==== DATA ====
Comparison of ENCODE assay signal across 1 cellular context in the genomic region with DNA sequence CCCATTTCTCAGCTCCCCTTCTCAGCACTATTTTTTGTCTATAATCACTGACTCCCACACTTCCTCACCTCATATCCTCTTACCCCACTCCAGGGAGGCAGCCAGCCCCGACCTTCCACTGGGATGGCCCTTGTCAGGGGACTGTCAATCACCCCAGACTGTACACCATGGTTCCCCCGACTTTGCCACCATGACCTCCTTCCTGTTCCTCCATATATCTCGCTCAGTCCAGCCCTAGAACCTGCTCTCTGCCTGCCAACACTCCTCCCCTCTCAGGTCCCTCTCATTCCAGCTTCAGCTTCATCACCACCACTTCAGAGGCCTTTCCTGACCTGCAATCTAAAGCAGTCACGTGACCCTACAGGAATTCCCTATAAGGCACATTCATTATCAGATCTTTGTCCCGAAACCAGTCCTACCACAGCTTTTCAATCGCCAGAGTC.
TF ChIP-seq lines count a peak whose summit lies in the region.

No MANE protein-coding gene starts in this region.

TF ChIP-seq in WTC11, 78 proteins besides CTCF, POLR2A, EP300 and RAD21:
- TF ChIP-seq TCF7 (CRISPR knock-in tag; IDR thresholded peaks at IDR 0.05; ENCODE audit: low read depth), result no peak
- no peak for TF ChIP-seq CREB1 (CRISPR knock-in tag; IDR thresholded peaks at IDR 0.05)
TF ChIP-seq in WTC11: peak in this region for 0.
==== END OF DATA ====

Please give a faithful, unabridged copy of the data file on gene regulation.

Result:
Comparison of ENCODE assay signal across 1 cellular context in the genomic region with DNA sequence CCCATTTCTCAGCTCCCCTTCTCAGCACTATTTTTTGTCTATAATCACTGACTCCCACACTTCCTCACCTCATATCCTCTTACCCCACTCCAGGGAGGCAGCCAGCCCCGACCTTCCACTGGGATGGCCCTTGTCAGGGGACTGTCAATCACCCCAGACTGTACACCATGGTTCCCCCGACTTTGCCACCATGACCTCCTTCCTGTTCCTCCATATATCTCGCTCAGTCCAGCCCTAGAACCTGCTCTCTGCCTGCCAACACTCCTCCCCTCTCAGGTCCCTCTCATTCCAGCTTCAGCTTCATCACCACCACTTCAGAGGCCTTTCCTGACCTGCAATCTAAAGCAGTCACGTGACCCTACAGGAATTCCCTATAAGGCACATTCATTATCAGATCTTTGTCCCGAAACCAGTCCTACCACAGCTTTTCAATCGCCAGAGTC.
TF ChIP-seq lines count a peak whose summit lies in the region.

No MANE protein-coding gene starts in this region.

TF ChIP-seq in WTC11, 78 proteins besides CTCF, POLR2A, EP300 and RAD21:
- TF ChIP-seq TCF7 (CRISPR knock-in tag; IDR thresholded peaks at IDR 0.05; ENCODE audit: low read depth), result no peak
- no peak for TF ChIP-seq CREB1 (CRISPR knock-in tag; IDR thresholded peaks at IDR 0.05)
TF ChIP-seq in WTC11: peak in this region for 0.